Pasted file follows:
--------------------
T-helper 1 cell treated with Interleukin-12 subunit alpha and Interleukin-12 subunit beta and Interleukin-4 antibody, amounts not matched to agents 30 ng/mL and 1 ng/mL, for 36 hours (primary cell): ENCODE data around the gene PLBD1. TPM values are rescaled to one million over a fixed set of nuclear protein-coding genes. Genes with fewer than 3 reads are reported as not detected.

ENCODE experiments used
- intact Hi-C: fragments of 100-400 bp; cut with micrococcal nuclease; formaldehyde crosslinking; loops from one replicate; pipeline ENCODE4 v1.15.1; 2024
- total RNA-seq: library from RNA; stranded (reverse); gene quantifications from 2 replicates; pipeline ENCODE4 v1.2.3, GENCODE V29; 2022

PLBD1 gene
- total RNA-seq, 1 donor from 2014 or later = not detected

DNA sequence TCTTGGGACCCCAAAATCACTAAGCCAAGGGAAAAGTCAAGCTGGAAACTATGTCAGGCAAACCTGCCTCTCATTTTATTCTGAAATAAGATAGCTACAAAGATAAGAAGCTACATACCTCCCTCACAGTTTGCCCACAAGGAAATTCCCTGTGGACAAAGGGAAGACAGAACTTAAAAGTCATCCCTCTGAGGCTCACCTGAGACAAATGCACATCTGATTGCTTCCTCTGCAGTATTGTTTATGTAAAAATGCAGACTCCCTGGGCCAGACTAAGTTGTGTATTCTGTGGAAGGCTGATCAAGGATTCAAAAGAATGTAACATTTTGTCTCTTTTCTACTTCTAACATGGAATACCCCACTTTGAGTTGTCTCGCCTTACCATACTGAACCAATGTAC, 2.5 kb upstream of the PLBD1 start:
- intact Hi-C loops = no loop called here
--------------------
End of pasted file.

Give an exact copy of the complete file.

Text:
T-helper 1 cell treated with Interleukin-12 subunit alpha and Interleukin-12 subunit beta and Interleukin-4 antibody, amounts not matched to agents 30 ng/mL and 1 ng/mL, for 36 hours (primary cell): ENCODE data around the gene PLBD1. TPM values are rescaled to one million over a fixed set of nuclear protein-coding genes. Genes with fewer than 3 reads are reported as not detected.

ENCODE experiments used
- intact Hi-C: fragments of 100-400 bp; cut with micrococcal nuclease; formaldehyde crosslinking; loops from one replicate; pipeline ENCODE4 v1.15.1; 2024
- total RNA-seq: library from RNA; stranded (reverse); gene quantifications from 2 replicates; pipeline ENCODE4 v1.2.3, GENCODE V29; 2022

PLBD1 gene
- total RNA-seq, 1 donor from 2014 or later = not detected

DNA sequence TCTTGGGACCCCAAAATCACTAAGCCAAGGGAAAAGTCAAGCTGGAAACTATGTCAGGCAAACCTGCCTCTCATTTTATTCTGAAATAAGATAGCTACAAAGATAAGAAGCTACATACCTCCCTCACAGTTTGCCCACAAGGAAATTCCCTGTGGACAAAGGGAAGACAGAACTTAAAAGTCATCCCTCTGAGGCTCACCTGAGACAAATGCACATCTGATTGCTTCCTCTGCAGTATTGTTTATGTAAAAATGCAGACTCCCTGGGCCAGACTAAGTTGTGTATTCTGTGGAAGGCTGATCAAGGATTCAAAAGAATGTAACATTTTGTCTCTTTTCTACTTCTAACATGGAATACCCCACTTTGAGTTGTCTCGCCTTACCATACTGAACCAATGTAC, 2.5 kb upstream of the PLBD1 start:
- intact Hi-C loops = no loop called here